OD consultant Diane Moody, one of the pioneers of Customer Centric OD with Mayvin, shares three simple approaches to bringing customer centricity to life in your organisation.
Our recent community event at John Lewis on Customer-centric OD generated lively and intense discussion about what it means to act with a truly customer-first approach. So what’s the best way of getting started with this? Here are some suggestions.
It’s not surprising that customer-centricity is a dominant theme across business strategy as the internet drives new consumer behaviours, and social media provides powerful platforms to influence business reputation. The customer really is the boss of the CEO!
But creating a truly customer-centric organisation requires more than technology – it’s about thinking outside-in, putting the customer experience at the heart of organisation design, culture, recruitment and development, performance, recognition and reward. Since these are all legitimate areas for OD practice, this a fantastic opportunity for practitioners to step up, share their expertise, and collaborate with colleagues from marketing, sales or other external facing functions which lead customer experience projects.
In the process, we get closer to the customer ourselves, improve our networks and increase our relevance and reputation.
Here are three ways we can begin:
1. Reframe our own mindset about customers
There is only one customer – and that’s the person who ultimately pays for, uses or benefits from our products and services. The ‘one customer’ message can be a bit controversial in ‘internal-customer’ cultures, particularly where HR/OD is positioned as supporting the needs of internal clients. However, this way of working can prevent or distract us from working together with other colleagues as true partners in service of the end-customer needs.
In a previous role, I created a global network of HR and OD practitioners where we took this message on board, sharing best practices in shifting employee mindsets towards the customer. Together we developed programmes such as a new on-boarding process requiring all new employees whose role did not naturally incorporate direct customer contact to spend time alongside those who did. One business led all ‘back-office’ teams through a workshop to draw a clear line of sight between their day-jobs and customer value. Others emphasised the ‘one-customer’ story in their communications.
2. Use our data
There’s no shortage of customer data and most of us have employee survey results. But the two are rarely combined, although often the things which frustrate employees mirror customers’ dissatisfactions. Sharing insights with marketing/sales/customer experience colleagues can stimulate new ways of approaching challenges, and help adapt and improve approaches to empowering employees.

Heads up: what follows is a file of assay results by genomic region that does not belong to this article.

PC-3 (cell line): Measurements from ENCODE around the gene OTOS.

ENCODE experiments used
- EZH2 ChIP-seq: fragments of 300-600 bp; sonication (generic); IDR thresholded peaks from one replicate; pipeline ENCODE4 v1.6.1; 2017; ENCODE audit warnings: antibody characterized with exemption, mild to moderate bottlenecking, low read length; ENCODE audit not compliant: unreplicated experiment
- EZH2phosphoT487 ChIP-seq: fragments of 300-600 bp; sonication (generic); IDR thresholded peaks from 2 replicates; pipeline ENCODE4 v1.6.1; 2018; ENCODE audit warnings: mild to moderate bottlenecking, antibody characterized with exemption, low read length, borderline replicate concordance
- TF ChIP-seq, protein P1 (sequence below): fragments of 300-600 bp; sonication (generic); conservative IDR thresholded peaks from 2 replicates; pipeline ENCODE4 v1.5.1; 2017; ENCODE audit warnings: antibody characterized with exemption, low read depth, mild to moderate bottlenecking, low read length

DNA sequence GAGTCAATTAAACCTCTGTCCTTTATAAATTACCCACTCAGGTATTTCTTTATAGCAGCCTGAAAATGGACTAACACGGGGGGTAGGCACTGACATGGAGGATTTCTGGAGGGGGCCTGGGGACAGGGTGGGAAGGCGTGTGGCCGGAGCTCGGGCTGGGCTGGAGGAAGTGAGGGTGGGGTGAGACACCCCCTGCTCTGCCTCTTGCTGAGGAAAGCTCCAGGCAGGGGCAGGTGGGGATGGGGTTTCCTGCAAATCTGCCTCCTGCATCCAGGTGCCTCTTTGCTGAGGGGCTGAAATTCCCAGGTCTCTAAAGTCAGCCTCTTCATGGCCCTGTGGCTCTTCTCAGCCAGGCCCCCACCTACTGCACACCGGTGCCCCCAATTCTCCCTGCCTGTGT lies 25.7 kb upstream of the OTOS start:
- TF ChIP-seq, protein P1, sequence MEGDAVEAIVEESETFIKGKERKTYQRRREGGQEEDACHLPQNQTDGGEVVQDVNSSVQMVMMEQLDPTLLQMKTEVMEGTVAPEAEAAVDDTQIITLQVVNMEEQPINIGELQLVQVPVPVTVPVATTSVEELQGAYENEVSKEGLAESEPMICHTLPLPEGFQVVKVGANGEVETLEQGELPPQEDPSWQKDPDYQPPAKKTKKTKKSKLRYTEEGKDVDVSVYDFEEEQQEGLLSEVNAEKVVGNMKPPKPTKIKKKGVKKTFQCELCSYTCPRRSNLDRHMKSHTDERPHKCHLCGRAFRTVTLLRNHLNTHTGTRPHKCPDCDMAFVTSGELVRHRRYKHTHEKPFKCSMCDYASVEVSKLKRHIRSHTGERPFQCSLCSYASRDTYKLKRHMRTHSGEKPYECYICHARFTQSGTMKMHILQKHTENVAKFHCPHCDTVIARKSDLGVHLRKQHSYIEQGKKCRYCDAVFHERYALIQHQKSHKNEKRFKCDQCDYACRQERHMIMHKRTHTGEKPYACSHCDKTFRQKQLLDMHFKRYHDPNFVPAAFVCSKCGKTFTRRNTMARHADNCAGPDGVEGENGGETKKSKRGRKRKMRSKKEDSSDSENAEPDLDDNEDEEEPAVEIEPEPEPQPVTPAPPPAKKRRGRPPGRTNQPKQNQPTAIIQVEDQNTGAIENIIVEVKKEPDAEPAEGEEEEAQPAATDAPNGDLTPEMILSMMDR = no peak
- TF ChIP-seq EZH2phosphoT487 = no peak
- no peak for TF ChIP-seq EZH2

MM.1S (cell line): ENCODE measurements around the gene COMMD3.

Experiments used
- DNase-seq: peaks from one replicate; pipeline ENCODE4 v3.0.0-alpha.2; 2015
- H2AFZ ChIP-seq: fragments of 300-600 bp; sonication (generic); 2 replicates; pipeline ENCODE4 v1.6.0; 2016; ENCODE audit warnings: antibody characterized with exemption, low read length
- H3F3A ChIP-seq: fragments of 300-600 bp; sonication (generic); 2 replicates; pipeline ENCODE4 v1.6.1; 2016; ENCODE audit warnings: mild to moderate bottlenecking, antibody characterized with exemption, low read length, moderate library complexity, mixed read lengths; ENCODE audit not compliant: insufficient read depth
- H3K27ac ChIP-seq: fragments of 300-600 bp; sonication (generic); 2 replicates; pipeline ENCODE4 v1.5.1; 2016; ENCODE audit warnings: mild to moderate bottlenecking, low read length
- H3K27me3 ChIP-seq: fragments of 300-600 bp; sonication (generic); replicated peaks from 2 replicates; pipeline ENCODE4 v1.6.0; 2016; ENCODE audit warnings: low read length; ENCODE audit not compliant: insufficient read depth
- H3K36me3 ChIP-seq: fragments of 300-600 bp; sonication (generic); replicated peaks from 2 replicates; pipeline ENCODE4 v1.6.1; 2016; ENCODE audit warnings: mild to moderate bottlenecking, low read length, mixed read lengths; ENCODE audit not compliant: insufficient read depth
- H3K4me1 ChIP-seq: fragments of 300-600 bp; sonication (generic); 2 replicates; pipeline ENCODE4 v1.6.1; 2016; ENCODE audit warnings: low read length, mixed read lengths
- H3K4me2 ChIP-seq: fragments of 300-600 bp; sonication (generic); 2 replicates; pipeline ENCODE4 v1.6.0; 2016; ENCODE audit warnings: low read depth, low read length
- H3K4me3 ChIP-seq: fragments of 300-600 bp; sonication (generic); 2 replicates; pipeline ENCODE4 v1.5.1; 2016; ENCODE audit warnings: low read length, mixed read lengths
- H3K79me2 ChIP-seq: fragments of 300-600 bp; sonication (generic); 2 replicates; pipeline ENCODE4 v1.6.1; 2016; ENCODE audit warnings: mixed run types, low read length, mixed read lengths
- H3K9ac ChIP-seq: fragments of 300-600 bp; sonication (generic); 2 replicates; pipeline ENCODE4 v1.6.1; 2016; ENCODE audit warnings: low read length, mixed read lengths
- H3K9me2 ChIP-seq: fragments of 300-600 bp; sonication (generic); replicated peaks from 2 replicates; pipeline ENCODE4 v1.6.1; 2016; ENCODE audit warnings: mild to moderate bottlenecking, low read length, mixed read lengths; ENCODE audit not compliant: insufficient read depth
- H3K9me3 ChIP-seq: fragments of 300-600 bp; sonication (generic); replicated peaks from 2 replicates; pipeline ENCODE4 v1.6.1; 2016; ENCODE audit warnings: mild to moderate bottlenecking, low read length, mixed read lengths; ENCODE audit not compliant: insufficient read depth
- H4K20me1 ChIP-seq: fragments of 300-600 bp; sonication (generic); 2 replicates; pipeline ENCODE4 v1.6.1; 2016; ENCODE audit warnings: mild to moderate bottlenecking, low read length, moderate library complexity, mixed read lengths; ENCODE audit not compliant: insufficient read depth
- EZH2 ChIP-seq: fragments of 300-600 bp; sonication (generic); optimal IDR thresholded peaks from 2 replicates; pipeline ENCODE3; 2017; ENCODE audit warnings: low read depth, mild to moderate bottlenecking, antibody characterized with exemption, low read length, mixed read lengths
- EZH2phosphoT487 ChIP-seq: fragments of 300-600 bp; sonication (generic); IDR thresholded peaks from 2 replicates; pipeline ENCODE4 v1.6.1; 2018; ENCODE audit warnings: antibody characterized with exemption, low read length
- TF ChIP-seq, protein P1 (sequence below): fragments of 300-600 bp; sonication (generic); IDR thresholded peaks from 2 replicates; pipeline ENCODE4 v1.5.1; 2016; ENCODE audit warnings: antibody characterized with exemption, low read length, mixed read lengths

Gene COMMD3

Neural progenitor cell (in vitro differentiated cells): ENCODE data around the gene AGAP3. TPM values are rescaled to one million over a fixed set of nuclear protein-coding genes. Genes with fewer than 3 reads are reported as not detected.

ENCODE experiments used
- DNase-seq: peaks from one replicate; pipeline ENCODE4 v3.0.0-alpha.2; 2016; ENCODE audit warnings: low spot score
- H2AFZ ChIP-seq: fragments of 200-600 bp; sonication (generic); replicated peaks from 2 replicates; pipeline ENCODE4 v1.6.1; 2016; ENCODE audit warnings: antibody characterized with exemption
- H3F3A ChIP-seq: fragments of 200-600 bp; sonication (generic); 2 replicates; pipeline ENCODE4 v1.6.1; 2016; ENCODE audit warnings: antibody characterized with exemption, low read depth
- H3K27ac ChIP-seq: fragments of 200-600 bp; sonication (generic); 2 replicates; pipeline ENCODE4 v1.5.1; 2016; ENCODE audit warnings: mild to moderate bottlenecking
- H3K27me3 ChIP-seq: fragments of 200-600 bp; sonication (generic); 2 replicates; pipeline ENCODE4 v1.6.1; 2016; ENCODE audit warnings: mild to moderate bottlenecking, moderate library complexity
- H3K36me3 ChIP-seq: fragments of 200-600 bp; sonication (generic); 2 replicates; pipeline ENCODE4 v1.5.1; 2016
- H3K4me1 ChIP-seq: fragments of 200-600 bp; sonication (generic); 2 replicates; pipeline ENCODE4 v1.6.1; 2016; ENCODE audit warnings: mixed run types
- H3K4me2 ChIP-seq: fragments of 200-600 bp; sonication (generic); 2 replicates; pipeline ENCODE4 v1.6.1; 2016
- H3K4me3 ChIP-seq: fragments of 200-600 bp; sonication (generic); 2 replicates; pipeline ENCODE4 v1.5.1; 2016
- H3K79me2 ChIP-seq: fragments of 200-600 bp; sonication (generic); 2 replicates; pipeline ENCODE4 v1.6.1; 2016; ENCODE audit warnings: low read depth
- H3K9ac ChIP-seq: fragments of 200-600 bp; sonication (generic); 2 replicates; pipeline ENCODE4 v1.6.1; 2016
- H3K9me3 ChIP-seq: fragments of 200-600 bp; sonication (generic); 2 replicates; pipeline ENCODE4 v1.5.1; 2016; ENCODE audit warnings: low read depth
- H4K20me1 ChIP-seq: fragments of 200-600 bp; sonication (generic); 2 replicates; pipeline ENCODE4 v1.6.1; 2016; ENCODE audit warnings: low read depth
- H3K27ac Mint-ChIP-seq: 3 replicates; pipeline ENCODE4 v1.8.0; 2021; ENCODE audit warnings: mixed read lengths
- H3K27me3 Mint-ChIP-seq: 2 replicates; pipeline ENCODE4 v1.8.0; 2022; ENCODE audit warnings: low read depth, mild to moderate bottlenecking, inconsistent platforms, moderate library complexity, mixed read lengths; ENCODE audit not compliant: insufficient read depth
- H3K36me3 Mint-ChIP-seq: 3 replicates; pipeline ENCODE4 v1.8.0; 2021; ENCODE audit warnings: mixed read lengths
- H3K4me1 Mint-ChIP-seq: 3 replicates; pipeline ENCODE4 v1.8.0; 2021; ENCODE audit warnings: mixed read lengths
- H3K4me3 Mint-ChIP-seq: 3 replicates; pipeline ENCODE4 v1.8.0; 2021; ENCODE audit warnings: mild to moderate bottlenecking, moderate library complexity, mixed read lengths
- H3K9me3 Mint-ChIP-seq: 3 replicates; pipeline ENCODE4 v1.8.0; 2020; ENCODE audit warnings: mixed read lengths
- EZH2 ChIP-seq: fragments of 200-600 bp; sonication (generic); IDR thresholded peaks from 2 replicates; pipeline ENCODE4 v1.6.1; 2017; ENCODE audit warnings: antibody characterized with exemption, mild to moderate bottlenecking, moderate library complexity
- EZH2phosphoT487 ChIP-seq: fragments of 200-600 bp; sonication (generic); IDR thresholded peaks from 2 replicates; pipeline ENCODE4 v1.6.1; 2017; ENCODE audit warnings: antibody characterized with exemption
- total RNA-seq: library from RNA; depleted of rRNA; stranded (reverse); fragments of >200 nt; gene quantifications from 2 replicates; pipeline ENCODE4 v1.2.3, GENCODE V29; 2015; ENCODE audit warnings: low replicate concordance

For example, in a large financial services firm, working together with the Customer Data team, we were surprised to find a negative correlation between some teams with high employee engagement scores and performance ratings. Working with the team leaders we discovered that local management ‘permissions’ prevented their access to the customer data and financial information they needed to improve overall performance. In the absence of this, and with negative customer feedback, they’d focused on workplace happiness and team-morale to keep spirits high. This insight led to changes to data-sharing, and – obliquely – to a new way of measuring engagement which was more in line with a customer-centric culture.
3. Change the conversation across HR
Engage specialist HR colleagues in conversation about what it means to take a customer-centric approach in their world, for example:
- Recruitment – how would profiles, assessments, interviews look?
- Leadership Development – are current and future leaders truly listening to customers? What about back-office functions? How can we strengthen this?
- Internal Communications – what and who do we talk about? How do we keep our customers front-of-mind?
Beginning to talk about the customer, getting out and listening to the organisational challenges faced by colleagues at the sharp-end not only helps us to better support them, but is in itself a powerful intervention in bringing attention to the customer inside the organisation.
In a previous role we built a ‘Customer Hero’ campaign, telling stories about colleagues who’d gone ‘above and beyond’ in service of our clients. Some stories were made into films for the intranet and shown at leadership meetings, not only giving recognition to our people but also generating strong feelings of purpose and pride about the organisation.
A classic definition of OD’s aims from Dick Beckhard is ‘to increase an organisation’s effectiveness and health using behaviour science approaches’. It’s about creating organisations which are alert and responsive to customer needs, with cultures that reinforce employee empowerment so decisions and actions get taken quickly, and trust is high – this is where we are needed!